nahr suha (they/them) is a resource mover at grantmaker for girls of color, who manages the holding a sister initiative which is dedicated to tgnc young people of color. nahr is a gender-variant, transfeminine, mixed starseed of the swana diaspora. as a community farmer, dreamer & tree hugger, nahr deeply values the rematriation of land so that it may be stewarded by queer trans black and indigenous folks who carry ancestral knowledge & pathways to sustainable futures. they hope to inspire others with their dedication to land sovereignty, especially trans youth whose insights, experiences, & voices are necessary for our collective liberated future. in their work within philanthropy, they have listened intently to grantees who have named the need for healing to take place in trans communities of color. they have led with their heart and leaned in towards work that brings qtbipoc communities back to the soil & in solidarity with one another.

Maximilián Vega Vélez

María Fund

Maximilián Adrián Vega-Vélez (he/they) is a soft trans masculine -neuroqueer- enby and intersex person. Rematriated to the west side of the archipelago of Boriké (Puerto Rico) after being displaced by the colonial-aftermath of La Junta and Hurricane María.

Max is an artist, designer and cultural organizer, foodie, connector, resource mobilizer, experimenter, sometimes a hermit, D&D player and seeker of our ancestral medicines and practices. They are currently the Program Manager of the Sylvia Rivera & Christina Hayworth (trans, queer & intersex) Initiative at the María Fund. Working for the long term vision of a liberated Puerto Rico where colonialism, ableism and capitalism does not exist.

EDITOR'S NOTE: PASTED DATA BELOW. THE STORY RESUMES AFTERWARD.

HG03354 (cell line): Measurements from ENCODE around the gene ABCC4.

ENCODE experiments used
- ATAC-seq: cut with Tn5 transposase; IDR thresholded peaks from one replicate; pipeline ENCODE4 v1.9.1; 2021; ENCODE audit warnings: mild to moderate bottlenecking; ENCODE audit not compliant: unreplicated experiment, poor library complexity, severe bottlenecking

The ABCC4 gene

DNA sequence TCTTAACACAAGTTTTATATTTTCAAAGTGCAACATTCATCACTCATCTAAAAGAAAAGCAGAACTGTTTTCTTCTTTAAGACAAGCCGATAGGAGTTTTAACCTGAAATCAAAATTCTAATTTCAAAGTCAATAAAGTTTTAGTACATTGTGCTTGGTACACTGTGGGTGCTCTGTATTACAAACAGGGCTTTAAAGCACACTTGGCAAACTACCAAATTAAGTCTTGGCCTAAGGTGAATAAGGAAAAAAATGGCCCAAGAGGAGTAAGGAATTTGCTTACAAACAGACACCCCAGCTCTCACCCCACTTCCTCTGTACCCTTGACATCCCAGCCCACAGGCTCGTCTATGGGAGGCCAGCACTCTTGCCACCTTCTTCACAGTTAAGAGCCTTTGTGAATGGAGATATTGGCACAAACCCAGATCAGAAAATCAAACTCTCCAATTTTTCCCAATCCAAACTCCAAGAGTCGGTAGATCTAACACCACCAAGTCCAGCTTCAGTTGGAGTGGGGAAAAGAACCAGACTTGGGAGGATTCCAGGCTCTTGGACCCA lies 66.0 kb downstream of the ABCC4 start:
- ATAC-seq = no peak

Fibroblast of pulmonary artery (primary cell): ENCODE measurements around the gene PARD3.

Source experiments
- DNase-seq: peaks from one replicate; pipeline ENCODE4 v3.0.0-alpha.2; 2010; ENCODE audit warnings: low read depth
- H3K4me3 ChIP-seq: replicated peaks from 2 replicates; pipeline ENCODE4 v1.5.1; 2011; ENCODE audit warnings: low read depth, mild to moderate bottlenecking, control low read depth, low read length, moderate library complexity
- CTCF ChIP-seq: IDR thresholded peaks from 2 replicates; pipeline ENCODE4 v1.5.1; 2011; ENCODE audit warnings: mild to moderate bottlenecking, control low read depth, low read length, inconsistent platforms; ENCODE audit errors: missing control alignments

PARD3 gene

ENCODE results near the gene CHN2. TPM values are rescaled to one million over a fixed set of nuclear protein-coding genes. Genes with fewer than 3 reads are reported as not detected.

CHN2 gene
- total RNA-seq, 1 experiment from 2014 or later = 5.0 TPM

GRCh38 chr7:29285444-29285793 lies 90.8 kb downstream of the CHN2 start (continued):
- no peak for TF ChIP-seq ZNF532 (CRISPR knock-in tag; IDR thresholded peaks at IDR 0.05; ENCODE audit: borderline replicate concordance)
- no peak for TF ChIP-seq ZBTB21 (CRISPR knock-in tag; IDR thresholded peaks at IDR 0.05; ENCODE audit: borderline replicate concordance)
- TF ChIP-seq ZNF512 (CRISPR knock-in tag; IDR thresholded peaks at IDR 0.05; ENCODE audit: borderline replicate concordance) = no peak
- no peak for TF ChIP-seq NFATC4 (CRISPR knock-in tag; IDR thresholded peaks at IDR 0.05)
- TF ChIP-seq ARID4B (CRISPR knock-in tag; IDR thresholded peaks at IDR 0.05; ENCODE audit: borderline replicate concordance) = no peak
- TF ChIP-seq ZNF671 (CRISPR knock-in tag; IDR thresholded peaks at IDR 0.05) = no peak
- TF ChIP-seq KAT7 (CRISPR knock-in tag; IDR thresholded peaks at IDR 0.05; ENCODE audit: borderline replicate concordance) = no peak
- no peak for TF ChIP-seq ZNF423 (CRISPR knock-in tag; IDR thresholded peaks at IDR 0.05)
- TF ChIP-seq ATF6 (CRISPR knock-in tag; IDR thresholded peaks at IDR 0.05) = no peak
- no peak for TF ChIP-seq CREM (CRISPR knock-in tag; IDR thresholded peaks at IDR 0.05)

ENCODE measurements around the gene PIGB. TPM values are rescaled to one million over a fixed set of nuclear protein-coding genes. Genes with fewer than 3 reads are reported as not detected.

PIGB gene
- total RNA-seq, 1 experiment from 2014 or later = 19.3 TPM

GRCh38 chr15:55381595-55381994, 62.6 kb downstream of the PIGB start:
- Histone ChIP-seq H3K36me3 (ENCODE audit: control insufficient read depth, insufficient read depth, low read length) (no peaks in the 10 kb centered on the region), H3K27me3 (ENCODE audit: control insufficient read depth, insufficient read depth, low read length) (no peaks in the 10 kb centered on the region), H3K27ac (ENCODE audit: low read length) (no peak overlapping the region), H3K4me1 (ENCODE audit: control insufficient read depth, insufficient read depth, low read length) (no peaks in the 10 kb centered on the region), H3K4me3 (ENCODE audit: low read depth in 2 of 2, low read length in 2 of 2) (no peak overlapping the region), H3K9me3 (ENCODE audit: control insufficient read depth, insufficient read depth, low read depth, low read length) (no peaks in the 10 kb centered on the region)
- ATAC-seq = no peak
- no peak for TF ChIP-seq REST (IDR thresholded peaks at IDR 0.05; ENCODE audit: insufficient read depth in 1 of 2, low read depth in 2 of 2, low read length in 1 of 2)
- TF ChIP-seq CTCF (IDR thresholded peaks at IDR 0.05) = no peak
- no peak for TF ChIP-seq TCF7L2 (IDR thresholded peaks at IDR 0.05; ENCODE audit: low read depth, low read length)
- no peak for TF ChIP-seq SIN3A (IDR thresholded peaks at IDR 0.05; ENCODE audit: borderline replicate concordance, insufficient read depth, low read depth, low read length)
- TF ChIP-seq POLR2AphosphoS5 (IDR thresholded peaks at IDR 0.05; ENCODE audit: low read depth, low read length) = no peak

Congratulations to our fellows!

The fellowship program and the Grantmakers United for Trans Communities initiative are made possible in part by the support of the Astraea Lesbian Foundation for Justice,  California Wellness, Gilead Sciences, an anonymous donor, the Groundswell Fund, the Kicking Assets Fund, Borealis Philanthropy, and Foundation for a Just Society.

About GUTC

Funders for LGBTQ Issues launched Grantmakers United for Trans Communities (GUTC) in 2017 with the goal of inspiring a philanthropic culture that is inclusive and supportive of trans people through grantmaking and decision-making. GUTC has published research on funding for trans communities, convened funders for groundbreaking funder briefings and webinars, and launched the historic GUTC Pledge campaign. To date, nearly 60 institutions from a wide range of foundations and philanthropic support organization have pledged to take concrete actions to make their institutions more inclusive and responsive to trans communities.